Even more transparently unnatural are so-called agreements on “Processes”—e.g. “disarmament processes” and “peace processes.” You wanted disarmament and peace; you have armament and war. But you’ve succeeded in engaging the several parties in procedures that will overcome substantive intentions—tomorrow. Casting thin veils over unpleasant realities is not, however, diplomacy. The ultimate in such see-through diplomatic garments is surely the 2005 agreement on the Bush administration’s “roadmap” to Arab-Israeli peace. Here policymakers and diplomats cannot manage to pretend that there is any agreement even on a diplomatic agenda, much less on the fundamental issues. But they tout agreement on ambiguously phrased interim goals as tracing the road to talks leading to a process.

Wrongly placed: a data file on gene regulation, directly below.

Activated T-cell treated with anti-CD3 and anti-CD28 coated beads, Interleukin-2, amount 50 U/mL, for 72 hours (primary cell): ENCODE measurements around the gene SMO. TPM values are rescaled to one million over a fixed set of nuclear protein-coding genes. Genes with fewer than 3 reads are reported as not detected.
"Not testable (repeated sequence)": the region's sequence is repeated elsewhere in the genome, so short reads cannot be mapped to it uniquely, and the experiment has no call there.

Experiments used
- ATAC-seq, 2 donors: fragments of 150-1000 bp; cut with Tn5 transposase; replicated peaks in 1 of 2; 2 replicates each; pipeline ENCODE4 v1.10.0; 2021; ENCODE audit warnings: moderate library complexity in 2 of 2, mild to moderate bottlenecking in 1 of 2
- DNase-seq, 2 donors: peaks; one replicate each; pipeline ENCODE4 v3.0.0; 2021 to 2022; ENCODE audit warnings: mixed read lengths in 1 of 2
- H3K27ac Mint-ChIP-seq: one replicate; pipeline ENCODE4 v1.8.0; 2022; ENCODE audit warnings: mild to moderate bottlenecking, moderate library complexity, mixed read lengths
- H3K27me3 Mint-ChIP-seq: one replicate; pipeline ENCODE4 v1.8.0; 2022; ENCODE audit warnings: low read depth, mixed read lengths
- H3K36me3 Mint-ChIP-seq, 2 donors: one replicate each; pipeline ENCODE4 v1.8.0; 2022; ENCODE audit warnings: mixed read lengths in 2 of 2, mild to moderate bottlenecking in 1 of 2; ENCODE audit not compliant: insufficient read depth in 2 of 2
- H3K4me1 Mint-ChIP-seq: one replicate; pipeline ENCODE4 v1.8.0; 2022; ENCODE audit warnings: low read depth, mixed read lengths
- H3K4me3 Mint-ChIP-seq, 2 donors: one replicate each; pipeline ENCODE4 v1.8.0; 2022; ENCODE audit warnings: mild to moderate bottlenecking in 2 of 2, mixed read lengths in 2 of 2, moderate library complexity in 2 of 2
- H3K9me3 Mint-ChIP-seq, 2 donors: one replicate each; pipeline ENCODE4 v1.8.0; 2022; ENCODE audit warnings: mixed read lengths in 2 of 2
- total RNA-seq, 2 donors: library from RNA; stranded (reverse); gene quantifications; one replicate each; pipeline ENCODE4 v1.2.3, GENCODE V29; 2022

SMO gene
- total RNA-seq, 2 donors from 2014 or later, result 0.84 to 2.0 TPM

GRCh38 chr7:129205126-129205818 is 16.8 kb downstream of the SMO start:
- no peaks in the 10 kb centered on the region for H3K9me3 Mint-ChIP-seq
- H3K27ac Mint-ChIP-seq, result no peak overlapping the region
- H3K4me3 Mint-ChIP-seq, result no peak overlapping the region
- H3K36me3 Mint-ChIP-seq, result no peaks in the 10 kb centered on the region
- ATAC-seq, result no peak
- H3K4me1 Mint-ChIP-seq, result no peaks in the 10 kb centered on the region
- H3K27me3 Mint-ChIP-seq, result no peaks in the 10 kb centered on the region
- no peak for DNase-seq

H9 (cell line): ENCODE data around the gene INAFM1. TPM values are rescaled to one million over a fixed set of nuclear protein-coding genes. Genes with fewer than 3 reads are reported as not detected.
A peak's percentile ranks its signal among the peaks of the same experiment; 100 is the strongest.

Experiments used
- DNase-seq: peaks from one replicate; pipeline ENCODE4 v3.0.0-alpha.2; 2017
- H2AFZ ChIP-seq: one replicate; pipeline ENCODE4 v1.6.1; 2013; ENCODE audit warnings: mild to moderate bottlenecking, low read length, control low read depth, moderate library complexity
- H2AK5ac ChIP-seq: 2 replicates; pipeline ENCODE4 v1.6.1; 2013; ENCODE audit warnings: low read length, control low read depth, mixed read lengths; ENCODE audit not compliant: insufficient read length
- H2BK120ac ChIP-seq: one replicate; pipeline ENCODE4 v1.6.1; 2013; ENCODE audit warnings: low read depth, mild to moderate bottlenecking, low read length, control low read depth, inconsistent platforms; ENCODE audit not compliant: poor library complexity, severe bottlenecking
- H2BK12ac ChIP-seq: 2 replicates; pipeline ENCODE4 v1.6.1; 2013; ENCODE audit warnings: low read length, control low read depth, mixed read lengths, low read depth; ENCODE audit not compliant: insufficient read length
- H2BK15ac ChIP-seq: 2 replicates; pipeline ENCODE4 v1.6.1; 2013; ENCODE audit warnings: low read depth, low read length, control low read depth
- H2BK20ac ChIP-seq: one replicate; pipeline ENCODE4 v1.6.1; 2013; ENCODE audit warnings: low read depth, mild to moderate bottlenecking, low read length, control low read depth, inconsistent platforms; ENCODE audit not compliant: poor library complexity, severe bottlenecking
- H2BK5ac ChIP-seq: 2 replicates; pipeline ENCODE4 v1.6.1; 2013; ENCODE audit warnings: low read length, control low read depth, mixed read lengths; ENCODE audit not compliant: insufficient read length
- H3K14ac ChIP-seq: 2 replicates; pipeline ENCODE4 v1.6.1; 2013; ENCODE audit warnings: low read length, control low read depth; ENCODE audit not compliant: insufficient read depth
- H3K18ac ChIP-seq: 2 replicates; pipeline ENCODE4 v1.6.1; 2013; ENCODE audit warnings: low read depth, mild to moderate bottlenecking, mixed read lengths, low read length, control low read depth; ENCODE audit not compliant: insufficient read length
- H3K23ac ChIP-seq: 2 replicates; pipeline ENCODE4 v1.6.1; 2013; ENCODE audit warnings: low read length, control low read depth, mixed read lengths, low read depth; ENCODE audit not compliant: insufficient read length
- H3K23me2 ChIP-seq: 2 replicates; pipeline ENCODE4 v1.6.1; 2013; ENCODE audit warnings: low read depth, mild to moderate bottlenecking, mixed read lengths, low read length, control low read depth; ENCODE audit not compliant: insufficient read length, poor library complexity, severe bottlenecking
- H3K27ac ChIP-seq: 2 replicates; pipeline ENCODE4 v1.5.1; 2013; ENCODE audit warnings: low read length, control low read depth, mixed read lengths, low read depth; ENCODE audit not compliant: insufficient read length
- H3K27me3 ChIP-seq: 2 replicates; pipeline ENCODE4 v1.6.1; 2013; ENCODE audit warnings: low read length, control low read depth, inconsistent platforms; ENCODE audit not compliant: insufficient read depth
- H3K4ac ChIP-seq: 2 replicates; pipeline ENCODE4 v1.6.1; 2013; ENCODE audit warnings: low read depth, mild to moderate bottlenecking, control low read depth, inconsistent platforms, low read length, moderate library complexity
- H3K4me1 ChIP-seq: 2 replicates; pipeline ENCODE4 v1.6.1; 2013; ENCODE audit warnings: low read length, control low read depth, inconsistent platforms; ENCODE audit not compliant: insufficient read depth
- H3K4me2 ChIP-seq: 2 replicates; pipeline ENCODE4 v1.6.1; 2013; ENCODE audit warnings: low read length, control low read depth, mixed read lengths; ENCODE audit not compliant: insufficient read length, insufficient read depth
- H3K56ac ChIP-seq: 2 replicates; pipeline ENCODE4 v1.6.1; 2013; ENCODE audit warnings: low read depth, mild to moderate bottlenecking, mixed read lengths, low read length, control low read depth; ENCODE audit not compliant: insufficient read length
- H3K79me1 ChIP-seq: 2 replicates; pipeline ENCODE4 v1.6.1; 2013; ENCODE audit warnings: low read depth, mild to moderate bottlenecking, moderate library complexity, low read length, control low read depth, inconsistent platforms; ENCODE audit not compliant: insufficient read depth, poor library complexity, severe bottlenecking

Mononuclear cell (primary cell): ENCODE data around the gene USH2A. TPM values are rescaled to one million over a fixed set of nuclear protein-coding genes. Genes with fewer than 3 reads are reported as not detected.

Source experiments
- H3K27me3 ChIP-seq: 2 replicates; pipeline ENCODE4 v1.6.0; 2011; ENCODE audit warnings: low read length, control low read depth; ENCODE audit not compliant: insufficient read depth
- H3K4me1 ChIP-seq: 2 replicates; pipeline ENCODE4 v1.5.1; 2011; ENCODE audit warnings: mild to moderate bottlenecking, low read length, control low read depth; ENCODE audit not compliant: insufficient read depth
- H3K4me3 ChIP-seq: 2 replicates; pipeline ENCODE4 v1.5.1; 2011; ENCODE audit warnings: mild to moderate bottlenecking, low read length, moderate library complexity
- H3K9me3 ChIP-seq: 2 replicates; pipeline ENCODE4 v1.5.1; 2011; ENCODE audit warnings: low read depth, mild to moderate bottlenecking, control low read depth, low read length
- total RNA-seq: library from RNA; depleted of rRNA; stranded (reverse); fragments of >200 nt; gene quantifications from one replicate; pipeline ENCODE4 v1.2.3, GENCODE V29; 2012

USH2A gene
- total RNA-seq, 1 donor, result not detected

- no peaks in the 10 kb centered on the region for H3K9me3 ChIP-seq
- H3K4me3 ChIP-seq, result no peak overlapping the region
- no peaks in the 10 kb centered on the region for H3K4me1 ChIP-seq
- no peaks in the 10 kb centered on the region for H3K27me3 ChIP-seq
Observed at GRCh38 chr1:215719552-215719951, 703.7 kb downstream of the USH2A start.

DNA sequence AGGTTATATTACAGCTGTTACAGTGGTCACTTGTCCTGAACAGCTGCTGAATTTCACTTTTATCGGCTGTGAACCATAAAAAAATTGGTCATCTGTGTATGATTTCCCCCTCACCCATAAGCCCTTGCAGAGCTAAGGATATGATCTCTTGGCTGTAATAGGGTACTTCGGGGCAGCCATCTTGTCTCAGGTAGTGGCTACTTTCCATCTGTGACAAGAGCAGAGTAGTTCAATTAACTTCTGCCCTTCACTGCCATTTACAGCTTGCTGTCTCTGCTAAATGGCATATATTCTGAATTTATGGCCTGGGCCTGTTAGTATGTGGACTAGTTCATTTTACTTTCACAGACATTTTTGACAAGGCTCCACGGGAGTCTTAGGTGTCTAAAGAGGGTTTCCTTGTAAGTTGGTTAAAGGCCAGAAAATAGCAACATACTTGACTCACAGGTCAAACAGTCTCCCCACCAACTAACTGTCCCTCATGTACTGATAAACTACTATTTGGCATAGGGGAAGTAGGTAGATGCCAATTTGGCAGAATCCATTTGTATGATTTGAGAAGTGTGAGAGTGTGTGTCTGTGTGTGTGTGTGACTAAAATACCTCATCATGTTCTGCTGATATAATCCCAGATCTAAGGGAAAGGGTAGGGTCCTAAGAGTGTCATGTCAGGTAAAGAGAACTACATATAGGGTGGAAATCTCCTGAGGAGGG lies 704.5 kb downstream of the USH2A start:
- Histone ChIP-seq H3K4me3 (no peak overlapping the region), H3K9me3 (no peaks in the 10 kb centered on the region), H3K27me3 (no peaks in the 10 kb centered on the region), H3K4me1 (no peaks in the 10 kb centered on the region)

Why then do policymakers and diplomats, followed by the media and academe, so abuse the fundamentals of their craft? Because doing the craft badly is easier than doing it well. Competent diplomacy requires deciding on one’s own course of action before making diplomatic contact rather than during negotiations. In book 8 of his history, Livy tells us of a meeting of the Latin cities to instruct their joint delegation for a meeting with the Romans. After much wrangling, one Lucius Annius said: “How we act will affect the main issue more than what we say. Once we have set our plans in order, it will be easy to find words to fit our deeds.” Jobs in policymaking have always been attractive, but making hard choices is naturally unattractive.